How a paramedic’s split-second decision may have saved a Parkland student’s life

How a paramedic’s split-second decision may have saved a Parkland student’s life

At the scene of the school shooting that killed 17 people in Parkland, Florida, student Madeleine Wilford was among those in urgent need of medical care. A quick decision by a paramedic may have saved her life


(From left) Doctors Igor Nichiporenko and Evan Boyar, and paramedic Laz Ojeda, recount the efforts to save student Maddy Wilford.
Photo: AFP

As student Madeleine, or Maddy, Wilford lay bleeding from multiple gunshot wounds outside Marjory Stoneman Douglas High School in Parkland, Florida, the first responder struggling to keep her alive was faced with a choice.

Lieutenant Laz Ojeda, a US firefighter and paramedic at Coral Springs Fire Department, could follow the rules and rush her to a hospital some 50 kilometres away, where most child patients are supposed to go. Or, he could head for the medical centre Broward Health North, only 20km away from the school.

The decision, he said on Monday, had serious implications. Police officers had already mistakenly believed Maddy was dead before they shook her and discovered she was alive. Her blood pressure was dropping and a lung had collapsed. An officer put on a chest seal to block air from entering her chest, but she needed a surgeon to keep her from drowning in blood.

Maddy, who is short for her age, had been guessed to be 15 years old, but Ojeda wasn’t so sure. He tried to wake her to ask her age. No response. He tried again. Maddy awoke that time. She said she was 17. Broward Health North it was, Ojeda decided, and the ambulance sped towards the team waiting there.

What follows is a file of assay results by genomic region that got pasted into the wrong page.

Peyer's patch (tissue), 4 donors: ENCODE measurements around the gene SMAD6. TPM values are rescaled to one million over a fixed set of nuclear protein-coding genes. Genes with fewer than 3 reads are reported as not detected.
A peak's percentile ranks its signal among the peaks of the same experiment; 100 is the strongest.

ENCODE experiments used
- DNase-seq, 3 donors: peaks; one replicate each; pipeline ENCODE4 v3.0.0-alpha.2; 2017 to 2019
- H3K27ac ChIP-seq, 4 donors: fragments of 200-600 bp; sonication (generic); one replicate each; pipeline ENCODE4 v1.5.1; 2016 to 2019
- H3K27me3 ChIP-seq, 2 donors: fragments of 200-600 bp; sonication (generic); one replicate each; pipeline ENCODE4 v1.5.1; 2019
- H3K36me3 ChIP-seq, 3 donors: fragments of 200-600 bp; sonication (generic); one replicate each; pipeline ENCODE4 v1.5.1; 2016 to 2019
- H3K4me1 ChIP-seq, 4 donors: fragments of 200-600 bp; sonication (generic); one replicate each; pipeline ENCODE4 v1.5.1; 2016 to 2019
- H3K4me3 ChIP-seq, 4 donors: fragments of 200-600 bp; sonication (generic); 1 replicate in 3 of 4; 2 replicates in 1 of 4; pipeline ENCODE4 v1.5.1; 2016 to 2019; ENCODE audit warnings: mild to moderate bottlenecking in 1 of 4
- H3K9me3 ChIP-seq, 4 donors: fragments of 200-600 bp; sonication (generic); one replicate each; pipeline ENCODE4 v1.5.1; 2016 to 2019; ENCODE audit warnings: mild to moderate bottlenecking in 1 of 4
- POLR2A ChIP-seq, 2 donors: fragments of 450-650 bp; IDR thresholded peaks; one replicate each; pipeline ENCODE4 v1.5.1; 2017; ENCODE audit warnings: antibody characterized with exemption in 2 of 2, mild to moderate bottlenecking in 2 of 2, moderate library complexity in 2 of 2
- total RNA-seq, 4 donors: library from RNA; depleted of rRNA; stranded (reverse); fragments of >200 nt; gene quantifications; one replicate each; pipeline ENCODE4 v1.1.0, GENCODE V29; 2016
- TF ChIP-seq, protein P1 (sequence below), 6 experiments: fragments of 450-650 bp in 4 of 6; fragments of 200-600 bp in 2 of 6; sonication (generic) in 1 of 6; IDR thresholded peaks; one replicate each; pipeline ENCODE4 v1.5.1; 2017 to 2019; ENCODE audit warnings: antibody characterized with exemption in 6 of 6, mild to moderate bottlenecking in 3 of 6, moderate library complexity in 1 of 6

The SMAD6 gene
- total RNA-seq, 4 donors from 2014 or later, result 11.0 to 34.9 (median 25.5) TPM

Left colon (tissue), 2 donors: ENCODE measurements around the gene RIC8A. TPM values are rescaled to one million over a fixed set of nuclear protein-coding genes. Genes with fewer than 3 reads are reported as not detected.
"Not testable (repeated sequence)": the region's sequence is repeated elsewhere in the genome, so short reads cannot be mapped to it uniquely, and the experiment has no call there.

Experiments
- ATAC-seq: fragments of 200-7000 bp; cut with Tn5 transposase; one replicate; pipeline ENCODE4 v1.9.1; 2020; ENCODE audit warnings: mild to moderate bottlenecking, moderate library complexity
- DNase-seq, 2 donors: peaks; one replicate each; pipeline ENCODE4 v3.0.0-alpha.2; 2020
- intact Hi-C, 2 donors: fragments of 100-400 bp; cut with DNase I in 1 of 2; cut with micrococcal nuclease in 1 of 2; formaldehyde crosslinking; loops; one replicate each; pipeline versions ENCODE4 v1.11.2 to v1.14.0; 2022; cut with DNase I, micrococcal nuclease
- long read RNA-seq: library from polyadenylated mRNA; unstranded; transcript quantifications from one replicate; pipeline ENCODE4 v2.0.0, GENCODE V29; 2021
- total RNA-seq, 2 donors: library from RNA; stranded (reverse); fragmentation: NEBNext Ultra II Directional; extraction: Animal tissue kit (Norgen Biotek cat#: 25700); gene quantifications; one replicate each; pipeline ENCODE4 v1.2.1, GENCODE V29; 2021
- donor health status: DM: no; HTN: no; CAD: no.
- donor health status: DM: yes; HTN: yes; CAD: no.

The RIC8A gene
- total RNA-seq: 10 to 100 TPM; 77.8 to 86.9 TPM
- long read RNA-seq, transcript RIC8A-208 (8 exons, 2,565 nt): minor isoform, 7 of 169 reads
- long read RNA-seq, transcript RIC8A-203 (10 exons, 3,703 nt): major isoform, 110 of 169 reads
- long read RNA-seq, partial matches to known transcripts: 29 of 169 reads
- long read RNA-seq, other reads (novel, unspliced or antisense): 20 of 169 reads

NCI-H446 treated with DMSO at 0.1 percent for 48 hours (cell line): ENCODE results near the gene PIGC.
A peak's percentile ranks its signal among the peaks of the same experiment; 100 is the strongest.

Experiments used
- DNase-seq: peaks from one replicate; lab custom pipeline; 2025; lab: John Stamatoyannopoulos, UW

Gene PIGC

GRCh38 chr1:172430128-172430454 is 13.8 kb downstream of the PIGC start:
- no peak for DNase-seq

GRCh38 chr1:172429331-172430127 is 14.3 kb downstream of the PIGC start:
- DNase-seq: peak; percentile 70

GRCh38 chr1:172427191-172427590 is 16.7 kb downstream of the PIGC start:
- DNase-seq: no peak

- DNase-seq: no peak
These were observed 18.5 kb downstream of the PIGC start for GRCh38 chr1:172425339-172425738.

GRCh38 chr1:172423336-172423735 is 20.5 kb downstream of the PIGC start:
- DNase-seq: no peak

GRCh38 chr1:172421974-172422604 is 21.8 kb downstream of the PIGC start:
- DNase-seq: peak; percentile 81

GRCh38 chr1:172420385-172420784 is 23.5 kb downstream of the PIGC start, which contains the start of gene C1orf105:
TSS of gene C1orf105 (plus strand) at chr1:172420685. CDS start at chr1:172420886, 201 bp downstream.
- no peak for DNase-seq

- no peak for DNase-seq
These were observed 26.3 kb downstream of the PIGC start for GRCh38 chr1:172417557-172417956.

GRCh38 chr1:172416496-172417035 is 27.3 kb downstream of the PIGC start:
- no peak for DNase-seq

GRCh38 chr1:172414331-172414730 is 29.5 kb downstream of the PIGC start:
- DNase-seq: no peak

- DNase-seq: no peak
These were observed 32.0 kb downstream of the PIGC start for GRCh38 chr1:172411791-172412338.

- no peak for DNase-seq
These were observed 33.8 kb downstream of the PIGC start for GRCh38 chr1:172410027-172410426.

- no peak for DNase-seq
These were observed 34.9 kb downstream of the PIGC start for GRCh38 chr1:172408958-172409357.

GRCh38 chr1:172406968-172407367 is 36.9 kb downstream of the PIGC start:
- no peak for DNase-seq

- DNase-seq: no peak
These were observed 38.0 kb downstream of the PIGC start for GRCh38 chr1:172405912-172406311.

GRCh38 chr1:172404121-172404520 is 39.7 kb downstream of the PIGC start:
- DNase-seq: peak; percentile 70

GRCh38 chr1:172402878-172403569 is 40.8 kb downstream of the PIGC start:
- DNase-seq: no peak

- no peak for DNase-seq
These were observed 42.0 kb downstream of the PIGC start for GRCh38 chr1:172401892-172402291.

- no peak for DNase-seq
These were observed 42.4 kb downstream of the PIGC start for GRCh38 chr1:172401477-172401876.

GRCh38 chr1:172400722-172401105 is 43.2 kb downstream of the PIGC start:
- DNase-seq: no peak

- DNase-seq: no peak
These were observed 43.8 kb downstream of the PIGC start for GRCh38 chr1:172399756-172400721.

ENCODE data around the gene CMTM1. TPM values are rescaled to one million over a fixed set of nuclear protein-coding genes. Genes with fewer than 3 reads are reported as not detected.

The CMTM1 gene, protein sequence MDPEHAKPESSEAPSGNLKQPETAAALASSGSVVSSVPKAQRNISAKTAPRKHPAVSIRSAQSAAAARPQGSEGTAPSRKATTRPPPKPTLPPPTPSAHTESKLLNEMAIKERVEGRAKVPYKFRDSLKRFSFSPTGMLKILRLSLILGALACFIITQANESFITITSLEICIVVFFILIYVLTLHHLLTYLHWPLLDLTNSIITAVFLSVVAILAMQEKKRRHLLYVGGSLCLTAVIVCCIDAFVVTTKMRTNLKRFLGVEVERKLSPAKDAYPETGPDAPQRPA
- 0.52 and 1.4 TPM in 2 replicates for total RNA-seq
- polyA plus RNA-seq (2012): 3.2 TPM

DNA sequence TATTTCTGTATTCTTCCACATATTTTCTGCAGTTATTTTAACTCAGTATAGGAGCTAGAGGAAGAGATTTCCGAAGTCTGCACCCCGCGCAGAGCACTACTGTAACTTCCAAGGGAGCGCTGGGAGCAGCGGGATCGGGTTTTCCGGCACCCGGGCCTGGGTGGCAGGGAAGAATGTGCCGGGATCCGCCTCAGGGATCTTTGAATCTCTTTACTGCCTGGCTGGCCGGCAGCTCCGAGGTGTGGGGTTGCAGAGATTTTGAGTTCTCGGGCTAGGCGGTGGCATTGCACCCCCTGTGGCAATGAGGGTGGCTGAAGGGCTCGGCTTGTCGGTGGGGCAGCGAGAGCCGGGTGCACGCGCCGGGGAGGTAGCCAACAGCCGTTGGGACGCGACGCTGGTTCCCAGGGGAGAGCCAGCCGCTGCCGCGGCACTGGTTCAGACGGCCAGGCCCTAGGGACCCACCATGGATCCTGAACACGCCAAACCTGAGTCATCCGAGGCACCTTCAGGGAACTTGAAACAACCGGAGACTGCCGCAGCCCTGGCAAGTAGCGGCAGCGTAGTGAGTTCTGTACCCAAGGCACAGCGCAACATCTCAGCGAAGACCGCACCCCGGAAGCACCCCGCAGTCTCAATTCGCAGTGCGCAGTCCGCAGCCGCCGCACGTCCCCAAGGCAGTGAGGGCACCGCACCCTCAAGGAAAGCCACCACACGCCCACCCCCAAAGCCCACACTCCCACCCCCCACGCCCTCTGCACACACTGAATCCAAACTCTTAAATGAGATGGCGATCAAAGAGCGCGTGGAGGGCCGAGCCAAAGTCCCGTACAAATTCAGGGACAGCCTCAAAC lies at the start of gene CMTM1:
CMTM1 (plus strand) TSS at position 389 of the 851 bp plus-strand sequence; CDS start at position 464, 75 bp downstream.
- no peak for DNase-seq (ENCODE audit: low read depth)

“That decision contributed to saving her life,” Ojeda said, relaying what a doctor later told him.

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Holding back tears

Maddy joined Ojeda at the news conference on Monday, along with her father David and two doctors. “I’d just like to say that I am so grateful to be here. And it wouldn’t be possible without the doctors and first responders and ... all the love that everyone sent,” Maddy said.

Ojeda and Maddy shared an emotional moment on stage with doctors and surgeons who helped save the lives of patients brought in following the shooting on February 14.

The attack by a gunman on the school in Parkland, in the US state of Florida, killed 17 people.

As Ojeda recalled Maddy’s fragile condition at the time, tears streamed from his eyes.

The first responders at the scene were faced with tough decisions.
Photo: AFP

Wilford’s story has been one of the few positive takeaways from the Parkland tragedy. It has also helped shift the public’s view of the emergency response to the shooting.

There was widespread outrage in the US after it was revealed that an armed school police officer did not enter the school as the killings were still taking place. This led to a search into whether other officers also
stayed outside.

The sheriff’s deputy, who has resigned, said on Monday that he believed the shooting was taking place outside the building.

“It’s hard for me to feel anything but gratitude and thanks for the miracle that’s happened with her,” David Wilford, Maddy’s father, said, also choking back tears.

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Against all odds

Maddy has made a miraculous recovery, said Dr Igor Nichiporenko, the trauma surgeon who operated on her. Three surgeries were performed on her in 40 hours.

“She is very lucky,” Nichiporenko said, pointing out the size of the three bullets and the fact that they entered her chest and abdomen. However, he expects her to return to school as early as next week, he said.

Ojeda stressed the collective effort among first responders to get Maddy to a surgeon. Three officers plugged her with the chest seal before carrying her to the casualty collection point. Ojeda said that act was as crucial in saving Maddy’s life as the work of the doctors. “Those officers did the hardest thing,” Ojeda said.

Before Monday’s conference, Ojeda briefly visited Maddy at hospital last Friday while taking in another patient. He said Maddy had been grateful for his efforts.

“And then,” Ojeda said, “we just went back to work.”

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Edited by Charlotte Ames-Ettridge

This article appeared in the Young Post print edition as
How quick thinking saved a life


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